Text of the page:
CINCINNATI, Ohio — The team of doctors who have been treating Buffalo Bills safety Damar Hamlin at UC Medical Center in Cincinnati say he has made substantial improvement after collapsing when his heart stopped after making a tackle during the first quarter of Buffalo’s game against the Bengals on Monday night.

“We had significant concern about him after the injury and the incident on the field,” Dr. Timothy Pritts, MD, professor in the department of surgery at the University of Cincinnati College of Medicine and division chief of general surgery and vice chair for clinical operations at UC Health, said. “But he is now making substantial progress.”

As of Thursday, Hamlin is beginning to awaken, according to Dr. Pritts, and appears to be neurologically intact, but continues to be critically ill in the ICU and still has significant progress still to make. 

"This marks a really good turning point in his ongoing care,” Dr. Pritts said, adding that he is currently moving his hands and his feet. 

Doctors say they want to see Hamlin continue breathing on his own, which will be the next big milestone in his recovery. They add that it's entirely too early to even talk about a possible return to football and the next steps are simply seeing him get better day-to-day.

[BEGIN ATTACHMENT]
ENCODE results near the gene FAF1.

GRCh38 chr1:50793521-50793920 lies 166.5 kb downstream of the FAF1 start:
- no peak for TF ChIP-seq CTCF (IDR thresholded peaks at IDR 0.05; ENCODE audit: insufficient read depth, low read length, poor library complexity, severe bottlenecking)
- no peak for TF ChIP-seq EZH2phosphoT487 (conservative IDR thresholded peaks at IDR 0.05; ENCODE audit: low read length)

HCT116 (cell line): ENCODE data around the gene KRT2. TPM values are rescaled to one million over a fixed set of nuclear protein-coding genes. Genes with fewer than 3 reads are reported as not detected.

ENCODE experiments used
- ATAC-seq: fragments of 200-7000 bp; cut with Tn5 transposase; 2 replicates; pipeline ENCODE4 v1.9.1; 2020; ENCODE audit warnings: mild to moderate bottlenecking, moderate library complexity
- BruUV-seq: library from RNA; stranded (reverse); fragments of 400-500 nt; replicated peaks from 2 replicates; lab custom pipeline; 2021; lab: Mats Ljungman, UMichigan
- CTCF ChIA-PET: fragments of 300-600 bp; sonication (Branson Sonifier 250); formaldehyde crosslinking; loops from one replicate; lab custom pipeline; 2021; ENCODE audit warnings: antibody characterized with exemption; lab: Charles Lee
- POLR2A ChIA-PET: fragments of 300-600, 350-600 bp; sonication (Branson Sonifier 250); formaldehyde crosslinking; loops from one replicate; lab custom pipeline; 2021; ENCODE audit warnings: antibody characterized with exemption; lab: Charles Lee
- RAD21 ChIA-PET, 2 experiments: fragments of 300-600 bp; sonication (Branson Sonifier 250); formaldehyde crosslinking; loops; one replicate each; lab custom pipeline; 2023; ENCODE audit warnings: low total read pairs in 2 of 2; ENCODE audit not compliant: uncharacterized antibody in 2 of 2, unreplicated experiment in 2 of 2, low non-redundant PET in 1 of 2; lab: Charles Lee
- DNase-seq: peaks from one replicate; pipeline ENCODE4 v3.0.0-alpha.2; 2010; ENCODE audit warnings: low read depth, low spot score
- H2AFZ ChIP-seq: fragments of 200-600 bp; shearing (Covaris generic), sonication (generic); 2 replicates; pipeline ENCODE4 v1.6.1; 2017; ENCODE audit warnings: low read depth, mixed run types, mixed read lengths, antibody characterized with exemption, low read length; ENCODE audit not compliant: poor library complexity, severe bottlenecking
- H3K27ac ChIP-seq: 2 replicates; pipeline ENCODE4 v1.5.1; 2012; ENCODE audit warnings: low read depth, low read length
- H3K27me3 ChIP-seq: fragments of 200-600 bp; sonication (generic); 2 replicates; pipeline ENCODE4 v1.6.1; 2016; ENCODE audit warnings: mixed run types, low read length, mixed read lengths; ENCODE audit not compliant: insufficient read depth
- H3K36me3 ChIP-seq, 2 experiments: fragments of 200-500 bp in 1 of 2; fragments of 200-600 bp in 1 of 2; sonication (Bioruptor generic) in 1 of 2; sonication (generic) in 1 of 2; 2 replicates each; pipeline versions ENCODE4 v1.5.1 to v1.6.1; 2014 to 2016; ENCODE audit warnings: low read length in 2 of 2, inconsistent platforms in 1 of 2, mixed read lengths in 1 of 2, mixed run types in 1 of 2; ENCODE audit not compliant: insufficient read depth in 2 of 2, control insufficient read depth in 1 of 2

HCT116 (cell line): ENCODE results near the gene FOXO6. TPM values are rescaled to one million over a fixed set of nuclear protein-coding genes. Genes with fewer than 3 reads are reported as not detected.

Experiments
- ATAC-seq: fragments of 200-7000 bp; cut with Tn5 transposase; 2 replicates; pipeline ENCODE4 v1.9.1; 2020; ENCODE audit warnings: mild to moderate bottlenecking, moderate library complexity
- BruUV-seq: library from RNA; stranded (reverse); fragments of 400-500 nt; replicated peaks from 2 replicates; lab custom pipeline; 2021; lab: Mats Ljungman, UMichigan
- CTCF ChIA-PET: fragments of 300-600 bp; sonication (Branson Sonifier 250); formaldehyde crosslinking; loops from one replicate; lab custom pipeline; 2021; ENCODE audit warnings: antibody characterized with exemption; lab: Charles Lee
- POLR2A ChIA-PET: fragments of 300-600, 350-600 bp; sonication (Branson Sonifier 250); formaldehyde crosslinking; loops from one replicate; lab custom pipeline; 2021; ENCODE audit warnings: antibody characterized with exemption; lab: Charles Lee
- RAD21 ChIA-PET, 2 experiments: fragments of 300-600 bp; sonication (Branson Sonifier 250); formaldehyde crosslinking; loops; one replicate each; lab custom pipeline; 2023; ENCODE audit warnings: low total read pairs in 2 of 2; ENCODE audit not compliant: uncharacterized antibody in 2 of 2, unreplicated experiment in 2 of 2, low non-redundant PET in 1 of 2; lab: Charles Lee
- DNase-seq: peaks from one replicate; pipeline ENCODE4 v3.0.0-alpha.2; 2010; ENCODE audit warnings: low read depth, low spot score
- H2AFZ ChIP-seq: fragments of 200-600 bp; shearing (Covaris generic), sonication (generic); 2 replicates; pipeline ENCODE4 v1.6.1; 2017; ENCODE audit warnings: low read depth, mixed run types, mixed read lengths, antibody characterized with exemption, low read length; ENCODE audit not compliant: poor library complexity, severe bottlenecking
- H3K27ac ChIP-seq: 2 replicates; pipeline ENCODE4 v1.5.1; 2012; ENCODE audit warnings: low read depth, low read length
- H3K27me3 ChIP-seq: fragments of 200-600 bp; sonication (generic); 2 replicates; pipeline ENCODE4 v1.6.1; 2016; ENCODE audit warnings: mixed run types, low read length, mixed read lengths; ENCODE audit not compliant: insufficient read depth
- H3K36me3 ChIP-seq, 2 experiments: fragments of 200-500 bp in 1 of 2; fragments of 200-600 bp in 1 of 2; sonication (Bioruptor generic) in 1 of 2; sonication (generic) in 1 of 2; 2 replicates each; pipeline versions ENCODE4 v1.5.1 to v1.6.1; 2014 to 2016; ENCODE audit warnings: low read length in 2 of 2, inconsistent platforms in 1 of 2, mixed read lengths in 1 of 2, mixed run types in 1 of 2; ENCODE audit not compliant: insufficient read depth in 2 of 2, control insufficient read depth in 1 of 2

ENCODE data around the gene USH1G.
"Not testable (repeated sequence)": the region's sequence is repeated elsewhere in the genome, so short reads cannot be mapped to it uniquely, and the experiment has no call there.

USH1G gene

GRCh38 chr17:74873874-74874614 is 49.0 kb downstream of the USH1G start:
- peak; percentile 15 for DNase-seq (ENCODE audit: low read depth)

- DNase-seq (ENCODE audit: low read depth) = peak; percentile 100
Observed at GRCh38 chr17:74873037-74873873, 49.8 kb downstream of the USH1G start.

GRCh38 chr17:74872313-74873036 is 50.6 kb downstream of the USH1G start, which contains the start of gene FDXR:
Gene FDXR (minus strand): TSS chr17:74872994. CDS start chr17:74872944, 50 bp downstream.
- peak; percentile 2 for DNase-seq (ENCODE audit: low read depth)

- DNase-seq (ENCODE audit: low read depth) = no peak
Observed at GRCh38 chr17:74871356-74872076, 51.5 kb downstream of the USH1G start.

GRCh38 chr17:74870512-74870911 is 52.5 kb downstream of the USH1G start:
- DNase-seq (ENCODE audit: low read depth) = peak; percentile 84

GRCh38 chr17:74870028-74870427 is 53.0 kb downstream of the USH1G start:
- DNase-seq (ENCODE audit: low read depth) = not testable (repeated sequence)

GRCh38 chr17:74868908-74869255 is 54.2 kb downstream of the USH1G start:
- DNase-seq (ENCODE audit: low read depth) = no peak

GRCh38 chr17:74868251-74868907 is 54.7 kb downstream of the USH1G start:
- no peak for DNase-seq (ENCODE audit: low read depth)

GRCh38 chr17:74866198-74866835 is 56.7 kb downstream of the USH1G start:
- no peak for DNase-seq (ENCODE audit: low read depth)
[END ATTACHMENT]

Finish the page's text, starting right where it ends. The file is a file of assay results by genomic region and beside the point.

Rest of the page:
There is no timeline for a complete removal from the ventilator, and Dr. Pritts says while they’d like to get him off as soon as possible, they are not putting thresholds on the process. 

Doctors say that when Hamlin first woke up, the first thing he did was ask his bedside nurse who won Monday night's game. When he asked that question, doctors say they told him, 'you won the game of life.' Hamlin was able to communicate by writing; he cannot speak because of a breathing tube in his throat.

Dr. William Knight credited the quick medical response with saving Hamlin’s life.

He said a physician was within Hamlin’s side within a minute of him collapsing and recognized that the defensive back did not have a pulse. Knight said Hamlin required CPR and resuscitation on the field. 

“It’s been a long and difficult road for the last three days ... he has made a pretty remarkable improvement,” Knight said.

The second-year player spent the past two days sedated and listed in critical condition.